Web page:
The following day, the hurling pundits let fly. Tony Considine, in the Irish Examiner, spared no one in his analysis. "Their star men, guys like Ger Farragher, David Collins, Iarla Tannian, were very quiet, while Joe Canning was especially so. He looked to me like a guy who was sulking, not as committed to the cause as you'd expect at this level. There was no comparison yesterday between Joe's contribution and the contribution of the man whose mantle many hurling people expect him to take over -- Henry Shefflin. On this display he's still a long way behind Henry, in work-rate, in scoring -- the man remains the King, the ultimate team player."
A little over the top maybe, even if the comparison with Shefflin and his willingness to play anywhere is valid. However, Canning is simply not suited to that role -- even if he sometimes does it to good effect with Portumna. And if the Galway management have learned their lessons, you won't see him wandering around Croke Park today. He'll be back on the edge of the square.
"Lessons learned, they'll definitely have to play him full-forward," says former Galway manager Cyril Farrell. "The supporters need Joe on fire and we all need him full-forward. I'd put Hayes alongside him and throw balls straight into them. How hard do we make hurling sometimes?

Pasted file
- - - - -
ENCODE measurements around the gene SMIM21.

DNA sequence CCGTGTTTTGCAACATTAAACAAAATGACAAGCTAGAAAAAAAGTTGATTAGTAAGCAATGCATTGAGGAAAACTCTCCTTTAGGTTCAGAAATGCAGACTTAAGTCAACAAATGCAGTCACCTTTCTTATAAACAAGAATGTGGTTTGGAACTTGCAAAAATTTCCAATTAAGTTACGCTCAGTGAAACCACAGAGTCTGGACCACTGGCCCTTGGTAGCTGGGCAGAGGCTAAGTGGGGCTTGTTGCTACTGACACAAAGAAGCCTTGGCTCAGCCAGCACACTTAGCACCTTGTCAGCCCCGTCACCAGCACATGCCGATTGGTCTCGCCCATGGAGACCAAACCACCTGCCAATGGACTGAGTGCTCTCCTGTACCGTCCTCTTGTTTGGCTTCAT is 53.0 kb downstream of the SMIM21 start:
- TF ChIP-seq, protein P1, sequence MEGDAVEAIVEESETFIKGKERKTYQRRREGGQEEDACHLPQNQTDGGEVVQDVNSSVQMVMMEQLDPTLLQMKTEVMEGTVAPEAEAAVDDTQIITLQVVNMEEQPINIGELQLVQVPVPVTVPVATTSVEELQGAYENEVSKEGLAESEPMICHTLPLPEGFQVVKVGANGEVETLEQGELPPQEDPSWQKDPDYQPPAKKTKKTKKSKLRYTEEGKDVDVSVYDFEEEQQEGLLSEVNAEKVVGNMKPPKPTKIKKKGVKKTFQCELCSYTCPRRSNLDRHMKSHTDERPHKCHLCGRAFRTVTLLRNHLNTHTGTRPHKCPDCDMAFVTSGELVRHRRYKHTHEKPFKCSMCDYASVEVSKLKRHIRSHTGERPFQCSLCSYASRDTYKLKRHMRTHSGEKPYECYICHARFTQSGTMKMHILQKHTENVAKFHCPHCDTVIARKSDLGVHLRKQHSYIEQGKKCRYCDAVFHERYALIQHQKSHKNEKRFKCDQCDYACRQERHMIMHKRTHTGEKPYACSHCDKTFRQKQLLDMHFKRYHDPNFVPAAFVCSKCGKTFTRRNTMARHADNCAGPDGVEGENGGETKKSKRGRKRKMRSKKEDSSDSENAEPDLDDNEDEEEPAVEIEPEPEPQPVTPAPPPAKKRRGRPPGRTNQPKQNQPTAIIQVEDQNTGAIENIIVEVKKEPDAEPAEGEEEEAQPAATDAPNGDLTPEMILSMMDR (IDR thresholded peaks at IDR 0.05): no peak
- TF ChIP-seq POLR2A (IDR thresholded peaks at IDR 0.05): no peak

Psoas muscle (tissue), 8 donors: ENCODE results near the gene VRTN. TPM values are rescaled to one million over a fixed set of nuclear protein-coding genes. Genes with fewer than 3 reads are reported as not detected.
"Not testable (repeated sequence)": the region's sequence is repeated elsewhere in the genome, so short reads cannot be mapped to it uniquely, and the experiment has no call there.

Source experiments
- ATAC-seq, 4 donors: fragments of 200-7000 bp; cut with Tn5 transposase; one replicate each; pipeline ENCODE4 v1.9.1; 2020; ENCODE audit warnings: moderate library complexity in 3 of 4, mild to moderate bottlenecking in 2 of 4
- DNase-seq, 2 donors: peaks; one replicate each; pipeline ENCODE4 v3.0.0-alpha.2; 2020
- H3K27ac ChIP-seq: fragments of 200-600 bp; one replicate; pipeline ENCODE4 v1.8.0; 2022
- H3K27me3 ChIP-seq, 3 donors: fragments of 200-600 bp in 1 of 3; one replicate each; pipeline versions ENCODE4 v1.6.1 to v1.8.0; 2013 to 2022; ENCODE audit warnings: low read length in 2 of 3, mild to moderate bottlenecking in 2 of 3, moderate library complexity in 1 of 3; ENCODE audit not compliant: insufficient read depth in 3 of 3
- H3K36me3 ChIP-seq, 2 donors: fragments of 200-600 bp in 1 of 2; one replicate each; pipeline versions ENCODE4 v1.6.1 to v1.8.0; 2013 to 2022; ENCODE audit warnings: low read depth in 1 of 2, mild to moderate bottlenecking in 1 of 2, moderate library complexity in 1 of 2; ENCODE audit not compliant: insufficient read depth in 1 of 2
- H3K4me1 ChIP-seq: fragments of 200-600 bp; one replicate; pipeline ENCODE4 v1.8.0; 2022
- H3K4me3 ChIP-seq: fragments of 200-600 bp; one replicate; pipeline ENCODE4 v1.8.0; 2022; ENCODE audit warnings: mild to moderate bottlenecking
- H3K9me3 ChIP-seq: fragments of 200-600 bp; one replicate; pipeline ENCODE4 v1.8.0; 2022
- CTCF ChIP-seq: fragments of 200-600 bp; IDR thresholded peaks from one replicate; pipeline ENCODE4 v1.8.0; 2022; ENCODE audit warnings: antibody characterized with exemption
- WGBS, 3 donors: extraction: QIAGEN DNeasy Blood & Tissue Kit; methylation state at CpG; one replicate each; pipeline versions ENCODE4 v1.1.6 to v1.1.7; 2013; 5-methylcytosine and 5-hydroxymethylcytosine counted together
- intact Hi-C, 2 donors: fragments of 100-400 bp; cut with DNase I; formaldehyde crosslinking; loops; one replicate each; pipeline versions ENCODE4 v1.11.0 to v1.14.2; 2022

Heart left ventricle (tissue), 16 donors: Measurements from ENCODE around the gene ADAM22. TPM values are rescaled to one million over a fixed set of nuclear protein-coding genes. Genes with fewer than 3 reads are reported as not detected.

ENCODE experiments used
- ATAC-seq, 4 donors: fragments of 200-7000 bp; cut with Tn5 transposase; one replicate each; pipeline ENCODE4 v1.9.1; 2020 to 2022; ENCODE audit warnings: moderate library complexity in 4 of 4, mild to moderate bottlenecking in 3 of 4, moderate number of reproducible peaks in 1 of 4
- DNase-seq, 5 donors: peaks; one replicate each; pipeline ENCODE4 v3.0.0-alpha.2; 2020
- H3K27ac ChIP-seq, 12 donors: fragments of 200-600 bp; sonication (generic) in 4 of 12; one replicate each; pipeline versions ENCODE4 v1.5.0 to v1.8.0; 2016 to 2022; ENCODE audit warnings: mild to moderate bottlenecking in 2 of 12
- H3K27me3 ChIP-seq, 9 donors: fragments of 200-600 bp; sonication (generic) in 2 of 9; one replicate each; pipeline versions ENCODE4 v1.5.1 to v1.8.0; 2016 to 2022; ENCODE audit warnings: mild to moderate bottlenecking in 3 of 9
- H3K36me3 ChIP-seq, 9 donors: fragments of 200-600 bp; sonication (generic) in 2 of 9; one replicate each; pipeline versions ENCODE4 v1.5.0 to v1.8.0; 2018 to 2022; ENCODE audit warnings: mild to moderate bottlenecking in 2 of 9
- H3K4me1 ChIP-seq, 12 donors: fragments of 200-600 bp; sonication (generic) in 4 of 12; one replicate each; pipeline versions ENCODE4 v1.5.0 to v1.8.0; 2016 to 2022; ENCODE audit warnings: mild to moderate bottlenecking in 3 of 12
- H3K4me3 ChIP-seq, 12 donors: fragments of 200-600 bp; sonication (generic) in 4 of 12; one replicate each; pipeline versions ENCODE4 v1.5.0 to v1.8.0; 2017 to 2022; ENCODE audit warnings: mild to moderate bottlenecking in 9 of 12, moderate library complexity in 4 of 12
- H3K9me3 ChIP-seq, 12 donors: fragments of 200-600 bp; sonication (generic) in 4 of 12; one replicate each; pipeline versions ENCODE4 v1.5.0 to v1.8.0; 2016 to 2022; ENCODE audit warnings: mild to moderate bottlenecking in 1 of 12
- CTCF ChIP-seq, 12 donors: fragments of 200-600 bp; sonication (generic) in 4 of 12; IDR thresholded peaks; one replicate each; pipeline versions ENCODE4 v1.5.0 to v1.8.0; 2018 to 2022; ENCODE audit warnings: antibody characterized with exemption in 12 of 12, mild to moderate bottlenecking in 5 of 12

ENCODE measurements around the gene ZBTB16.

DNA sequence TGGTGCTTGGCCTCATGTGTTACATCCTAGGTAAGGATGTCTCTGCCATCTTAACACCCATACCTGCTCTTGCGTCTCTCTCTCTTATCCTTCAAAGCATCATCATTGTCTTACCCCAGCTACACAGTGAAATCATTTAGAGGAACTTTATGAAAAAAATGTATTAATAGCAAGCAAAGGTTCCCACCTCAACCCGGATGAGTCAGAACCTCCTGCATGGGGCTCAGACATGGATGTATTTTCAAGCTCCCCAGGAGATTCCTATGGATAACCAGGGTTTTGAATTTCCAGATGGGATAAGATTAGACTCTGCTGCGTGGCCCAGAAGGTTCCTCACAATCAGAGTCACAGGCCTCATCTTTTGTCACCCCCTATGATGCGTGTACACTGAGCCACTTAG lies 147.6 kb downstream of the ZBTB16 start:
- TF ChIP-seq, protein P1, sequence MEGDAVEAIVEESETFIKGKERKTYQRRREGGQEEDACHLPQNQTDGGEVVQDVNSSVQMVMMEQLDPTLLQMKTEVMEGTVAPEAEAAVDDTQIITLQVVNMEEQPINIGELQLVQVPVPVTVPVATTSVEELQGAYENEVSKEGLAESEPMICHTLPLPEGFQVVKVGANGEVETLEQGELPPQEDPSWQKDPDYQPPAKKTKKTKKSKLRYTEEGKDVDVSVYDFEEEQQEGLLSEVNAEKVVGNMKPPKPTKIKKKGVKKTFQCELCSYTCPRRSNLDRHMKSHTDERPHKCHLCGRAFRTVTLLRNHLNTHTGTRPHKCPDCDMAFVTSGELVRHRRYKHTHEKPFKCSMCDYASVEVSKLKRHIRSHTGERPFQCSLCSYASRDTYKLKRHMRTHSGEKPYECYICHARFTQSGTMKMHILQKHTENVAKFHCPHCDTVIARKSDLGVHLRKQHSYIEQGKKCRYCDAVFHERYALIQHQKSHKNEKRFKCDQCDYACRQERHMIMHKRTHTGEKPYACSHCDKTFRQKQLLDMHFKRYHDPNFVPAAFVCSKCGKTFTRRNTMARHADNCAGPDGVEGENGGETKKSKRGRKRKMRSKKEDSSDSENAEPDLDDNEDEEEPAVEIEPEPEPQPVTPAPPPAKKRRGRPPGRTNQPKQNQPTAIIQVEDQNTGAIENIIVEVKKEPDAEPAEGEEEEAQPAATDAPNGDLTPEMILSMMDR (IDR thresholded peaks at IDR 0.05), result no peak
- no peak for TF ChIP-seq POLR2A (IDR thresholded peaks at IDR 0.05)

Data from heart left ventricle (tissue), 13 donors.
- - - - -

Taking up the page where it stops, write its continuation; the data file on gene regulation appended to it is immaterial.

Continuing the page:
"The lads are goal getters and that's the way they play for Portumna. It's simple hurling -- they won't be expecting the ball on a plate but they've been hurling together since they were 15. They mightn't be always together off the pitch but on it they're telepathic and can read each other from 15 yards away."
Then there is the fact that Canning has been relieved of his role as primary free-taker. Last season, whilst operating mostly at number 14 and taking placed balls, he managed 3-45 from five games against big teams like Waterford, Kilkenny, Clare, Cork and earlier, Laois.
This year, without most of the free-taking opportunities and the issue over his position, the impact can be seen on his scoring return. Although he's still managed a handsome 3-12 from four games he's down about six points a match on his usual returns.
The sublime skills are all still intact; he just needs to settle again. He looked every inch the heir to Shefflin's throne in the All-Ireland club final in March. In the league final, he notched 1-5 from play against young Eoin Dillon and began the championship with a killer goal to snuff out Wexford. When they were in trouble in the replay against Offaly, he scored the lead point, having also set up a vital Kevin Hynes point with a wonder pass the Sunday before.